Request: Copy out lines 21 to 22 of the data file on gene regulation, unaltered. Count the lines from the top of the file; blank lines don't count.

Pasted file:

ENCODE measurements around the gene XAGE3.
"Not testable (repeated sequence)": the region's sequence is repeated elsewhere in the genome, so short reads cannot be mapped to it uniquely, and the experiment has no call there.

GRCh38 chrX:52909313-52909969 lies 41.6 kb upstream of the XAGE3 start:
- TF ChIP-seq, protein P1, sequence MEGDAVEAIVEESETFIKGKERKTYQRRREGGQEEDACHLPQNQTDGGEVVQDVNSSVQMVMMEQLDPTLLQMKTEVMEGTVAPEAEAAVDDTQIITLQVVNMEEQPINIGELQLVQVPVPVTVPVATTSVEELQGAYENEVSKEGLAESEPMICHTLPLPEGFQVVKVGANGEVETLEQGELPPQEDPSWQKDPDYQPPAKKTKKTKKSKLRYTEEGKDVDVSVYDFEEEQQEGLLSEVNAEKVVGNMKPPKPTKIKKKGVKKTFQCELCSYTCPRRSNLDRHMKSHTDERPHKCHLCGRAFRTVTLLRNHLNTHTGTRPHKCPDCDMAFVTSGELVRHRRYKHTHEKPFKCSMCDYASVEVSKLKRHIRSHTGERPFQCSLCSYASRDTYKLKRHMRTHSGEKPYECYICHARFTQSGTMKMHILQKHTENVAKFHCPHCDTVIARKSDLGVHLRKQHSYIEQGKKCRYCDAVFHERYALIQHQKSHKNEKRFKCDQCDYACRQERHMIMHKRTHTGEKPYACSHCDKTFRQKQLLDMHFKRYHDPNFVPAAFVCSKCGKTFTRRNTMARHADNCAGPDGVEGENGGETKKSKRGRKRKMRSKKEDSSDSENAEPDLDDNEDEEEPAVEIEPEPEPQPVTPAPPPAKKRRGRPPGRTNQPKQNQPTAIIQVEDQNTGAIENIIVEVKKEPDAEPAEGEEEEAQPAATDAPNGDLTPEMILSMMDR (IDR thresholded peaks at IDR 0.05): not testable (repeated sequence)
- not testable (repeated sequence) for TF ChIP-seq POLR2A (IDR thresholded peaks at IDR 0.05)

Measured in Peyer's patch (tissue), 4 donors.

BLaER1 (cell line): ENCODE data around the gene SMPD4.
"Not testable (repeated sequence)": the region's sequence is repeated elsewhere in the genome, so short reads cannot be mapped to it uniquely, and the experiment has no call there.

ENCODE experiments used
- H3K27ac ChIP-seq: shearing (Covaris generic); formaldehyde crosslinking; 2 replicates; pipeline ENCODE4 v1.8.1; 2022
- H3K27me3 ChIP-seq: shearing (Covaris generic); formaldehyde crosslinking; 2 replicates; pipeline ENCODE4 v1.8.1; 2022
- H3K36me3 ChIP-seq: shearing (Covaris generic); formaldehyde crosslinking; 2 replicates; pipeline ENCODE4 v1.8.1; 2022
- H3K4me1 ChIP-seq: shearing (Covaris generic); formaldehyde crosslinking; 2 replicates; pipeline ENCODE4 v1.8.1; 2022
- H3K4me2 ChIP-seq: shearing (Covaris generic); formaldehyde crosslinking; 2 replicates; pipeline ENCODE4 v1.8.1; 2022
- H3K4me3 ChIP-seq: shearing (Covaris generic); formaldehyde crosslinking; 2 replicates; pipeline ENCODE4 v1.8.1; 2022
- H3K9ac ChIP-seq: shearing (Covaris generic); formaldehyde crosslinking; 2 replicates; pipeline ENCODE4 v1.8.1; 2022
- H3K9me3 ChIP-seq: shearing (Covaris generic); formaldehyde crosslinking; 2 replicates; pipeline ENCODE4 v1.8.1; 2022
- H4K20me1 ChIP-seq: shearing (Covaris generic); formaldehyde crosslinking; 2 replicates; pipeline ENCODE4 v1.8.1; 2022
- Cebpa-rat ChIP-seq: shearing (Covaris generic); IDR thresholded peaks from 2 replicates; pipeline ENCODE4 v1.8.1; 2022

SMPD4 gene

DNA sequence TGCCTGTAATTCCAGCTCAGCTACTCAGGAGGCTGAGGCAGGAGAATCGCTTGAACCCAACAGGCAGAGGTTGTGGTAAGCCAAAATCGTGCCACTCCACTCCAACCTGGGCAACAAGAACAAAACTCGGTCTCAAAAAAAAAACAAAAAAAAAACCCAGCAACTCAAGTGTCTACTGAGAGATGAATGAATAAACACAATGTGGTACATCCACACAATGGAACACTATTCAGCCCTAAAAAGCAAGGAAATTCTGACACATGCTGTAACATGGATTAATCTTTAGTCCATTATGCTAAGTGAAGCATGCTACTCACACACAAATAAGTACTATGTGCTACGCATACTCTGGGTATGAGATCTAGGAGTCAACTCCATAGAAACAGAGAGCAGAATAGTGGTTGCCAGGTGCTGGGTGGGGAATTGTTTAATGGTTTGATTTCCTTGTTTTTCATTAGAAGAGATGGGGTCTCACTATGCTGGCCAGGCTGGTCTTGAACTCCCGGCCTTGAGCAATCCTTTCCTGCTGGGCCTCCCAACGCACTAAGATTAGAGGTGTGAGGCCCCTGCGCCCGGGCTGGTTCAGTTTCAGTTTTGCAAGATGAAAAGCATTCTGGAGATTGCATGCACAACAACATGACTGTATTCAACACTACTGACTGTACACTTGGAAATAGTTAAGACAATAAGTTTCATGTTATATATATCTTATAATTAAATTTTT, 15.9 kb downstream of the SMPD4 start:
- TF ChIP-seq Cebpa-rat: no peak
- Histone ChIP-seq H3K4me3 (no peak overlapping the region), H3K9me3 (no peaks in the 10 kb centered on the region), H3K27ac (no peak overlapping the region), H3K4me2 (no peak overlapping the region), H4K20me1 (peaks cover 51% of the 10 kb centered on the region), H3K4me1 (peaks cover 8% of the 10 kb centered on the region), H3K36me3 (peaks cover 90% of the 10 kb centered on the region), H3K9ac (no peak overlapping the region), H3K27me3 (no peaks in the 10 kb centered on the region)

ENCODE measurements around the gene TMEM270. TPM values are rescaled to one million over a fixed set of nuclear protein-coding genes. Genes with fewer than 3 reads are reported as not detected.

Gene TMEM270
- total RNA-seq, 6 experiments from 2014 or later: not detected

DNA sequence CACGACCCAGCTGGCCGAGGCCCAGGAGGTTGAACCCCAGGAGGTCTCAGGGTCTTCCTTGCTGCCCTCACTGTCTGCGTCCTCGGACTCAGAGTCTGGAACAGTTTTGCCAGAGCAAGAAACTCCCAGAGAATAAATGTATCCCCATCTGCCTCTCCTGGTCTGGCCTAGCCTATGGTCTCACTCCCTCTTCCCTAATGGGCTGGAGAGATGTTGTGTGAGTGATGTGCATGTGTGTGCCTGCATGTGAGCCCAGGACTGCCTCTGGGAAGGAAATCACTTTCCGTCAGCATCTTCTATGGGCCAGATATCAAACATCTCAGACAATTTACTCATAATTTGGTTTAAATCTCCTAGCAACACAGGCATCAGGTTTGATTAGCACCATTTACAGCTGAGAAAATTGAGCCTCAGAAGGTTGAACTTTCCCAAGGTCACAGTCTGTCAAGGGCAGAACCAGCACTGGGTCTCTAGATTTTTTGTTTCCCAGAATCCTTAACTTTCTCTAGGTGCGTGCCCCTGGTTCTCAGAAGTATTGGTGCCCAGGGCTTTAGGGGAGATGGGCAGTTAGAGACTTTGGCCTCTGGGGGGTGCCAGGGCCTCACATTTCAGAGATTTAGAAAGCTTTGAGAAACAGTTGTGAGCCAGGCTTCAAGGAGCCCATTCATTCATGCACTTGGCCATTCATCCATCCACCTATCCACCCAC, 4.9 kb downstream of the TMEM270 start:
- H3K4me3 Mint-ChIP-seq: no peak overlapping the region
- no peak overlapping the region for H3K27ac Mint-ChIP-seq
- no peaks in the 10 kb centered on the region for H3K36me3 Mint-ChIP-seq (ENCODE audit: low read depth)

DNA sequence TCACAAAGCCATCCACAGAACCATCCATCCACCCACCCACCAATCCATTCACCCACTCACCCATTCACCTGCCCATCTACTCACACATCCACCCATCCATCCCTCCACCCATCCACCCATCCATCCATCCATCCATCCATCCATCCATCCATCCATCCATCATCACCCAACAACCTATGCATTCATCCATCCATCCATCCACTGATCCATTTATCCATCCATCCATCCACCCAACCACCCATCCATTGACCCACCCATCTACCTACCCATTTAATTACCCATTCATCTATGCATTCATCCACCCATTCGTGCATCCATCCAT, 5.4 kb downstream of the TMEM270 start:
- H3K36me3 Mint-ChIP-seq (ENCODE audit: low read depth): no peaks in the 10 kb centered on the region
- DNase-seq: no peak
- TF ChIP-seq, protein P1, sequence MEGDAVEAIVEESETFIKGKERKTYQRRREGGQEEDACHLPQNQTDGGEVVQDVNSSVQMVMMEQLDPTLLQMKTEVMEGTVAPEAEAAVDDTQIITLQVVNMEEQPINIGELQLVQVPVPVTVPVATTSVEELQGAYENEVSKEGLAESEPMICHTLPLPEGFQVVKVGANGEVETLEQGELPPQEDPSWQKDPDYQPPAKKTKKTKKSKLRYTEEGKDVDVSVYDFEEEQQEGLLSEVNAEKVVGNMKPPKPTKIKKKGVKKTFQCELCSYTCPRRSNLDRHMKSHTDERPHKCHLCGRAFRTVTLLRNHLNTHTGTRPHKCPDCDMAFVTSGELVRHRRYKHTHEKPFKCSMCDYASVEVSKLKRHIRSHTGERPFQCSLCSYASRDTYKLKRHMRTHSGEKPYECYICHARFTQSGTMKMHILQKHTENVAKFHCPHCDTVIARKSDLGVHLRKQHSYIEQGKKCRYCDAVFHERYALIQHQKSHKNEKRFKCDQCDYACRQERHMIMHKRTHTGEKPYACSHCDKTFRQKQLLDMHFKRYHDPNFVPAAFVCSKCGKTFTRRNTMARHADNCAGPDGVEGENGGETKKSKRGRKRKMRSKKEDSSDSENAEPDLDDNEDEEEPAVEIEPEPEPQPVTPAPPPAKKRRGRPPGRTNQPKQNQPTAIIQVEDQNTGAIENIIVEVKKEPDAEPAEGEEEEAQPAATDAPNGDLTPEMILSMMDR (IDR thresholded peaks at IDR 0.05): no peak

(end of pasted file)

DNA sequence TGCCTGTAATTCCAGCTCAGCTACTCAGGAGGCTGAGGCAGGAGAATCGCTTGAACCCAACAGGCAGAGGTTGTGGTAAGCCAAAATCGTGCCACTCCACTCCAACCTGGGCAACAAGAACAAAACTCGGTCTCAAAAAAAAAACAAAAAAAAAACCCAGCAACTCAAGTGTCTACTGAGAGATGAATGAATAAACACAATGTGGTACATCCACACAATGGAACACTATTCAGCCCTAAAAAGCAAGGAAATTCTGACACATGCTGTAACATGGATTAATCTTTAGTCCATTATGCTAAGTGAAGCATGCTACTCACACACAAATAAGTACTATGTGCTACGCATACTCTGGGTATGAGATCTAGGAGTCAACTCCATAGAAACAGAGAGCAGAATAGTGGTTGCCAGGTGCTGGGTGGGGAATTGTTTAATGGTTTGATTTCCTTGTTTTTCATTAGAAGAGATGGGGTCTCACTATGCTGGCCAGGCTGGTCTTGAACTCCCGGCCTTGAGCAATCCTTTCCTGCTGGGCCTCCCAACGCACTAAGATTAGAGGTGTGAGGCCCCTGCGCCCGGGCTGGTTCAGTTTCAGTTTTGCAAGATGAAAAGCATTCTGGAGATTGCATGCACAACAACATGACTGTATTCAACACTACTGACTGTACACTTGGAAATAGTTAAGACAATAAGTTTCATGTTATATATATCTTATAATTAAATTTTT, 15.9 kb downstream of the SMPD4 start:
- TF ChIP-seq Cebpa-rat: no peak